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Software Escrow Agreements provide much-needed protection for both developers and consumers alike. 

Most businesses today rely on software to run part or all of their business. Now, imagine if that software crashed and you were left completely reliant on the supplier’s ability to fix the problem. 

Perhaps they had closed up shop, failed to maintain and/or update the software or fallen into insolvency. What then? If you don’t have access to the software’s source code or have the knowledge to know how to fix the problem, you’re effectively powerless.

However, from the supplier perspective, their source code is their trade secret. Making their code open to customers means it can swiftly be copied by thousands of people, and bringing infringement procedures against so many would be impossible. This is precisely why software developers grant a licence to use their products and withhold the source code.

Escrow Agreements provide a middle ground that protects the interests of both suppliers and their customers and are especially beneficial where software is of high value, business-critical or bespoke to the needs of the licensee.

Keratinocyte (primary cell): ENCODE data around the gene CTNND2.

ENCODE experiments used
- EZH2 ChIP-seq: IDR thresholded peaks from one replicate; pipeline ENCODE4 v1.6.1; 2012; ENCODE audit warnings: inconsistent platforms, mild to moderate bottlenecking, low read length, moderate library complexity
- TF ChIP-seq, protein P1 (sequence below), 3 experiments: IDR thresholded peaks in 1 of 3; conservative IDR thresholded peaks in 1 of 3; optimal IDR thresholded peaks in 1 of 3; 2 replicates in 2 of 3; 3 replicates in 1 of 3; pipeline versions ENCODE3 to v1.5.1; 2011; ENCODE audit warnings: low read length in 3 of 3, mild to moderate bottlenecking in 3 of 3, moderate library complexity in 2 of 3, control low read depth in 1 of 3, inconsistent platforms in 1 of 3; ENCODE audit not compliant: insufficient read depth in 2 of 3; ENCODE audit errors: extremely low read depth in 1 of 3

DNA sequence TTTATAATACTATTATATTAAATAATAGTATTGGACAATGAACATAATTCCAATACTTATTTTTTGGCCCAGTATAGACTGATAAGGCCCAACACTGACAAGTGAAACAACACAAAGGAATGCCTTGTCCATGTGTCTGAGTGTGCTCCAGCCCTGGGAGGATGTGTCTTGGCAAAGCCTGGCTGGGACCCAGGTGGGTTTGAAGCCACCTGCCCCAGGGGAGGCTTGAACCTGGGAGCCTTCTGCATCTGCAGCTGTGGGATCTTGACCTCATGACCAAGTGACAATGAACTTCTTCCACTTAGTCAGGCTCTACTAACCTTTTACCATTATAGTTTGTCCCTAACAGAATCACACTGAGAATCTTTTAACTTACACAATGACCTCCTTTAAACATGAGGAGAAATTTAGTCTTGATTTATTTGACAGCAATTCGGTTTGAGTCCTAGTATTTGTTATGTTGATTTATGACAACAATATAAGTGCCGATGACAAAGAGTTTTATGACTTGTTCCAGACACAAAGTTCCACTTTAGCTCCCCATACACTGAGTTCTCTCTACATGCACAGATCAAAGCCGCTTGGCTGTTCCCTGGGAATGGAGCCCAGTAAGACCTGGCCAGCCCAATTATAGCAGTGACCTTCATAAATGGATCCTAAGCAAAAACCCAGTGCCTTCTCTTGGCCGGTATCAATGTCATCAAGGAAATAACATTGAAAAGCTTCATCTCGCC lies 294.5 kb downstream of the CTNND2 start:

What is an Escrow Agreement?

Under an Escrow Agreement, one party entrusts a third-party agent to keep safe property which is the subject of a commercial transaction. For example, deeds, software, stocks and shares.

This is kept until a specified event occurs that triggers the agent charged with safekeeping the property to release it to a party (or parties) set out in the escrow contract.

What is an Escrow Agreement for software?

When developers create software, they will create two types, a source code version and an object code version. Object code cannot be read by computers. 

Therefore, if a bug occurs in the software, the human-readable source code must be amended in order to make the object code run properly. 

When a customer purchases a licence for a particular type of software, they are purchasing the object code. The source code, which contains the developer’s intellectual property, remains with the developer.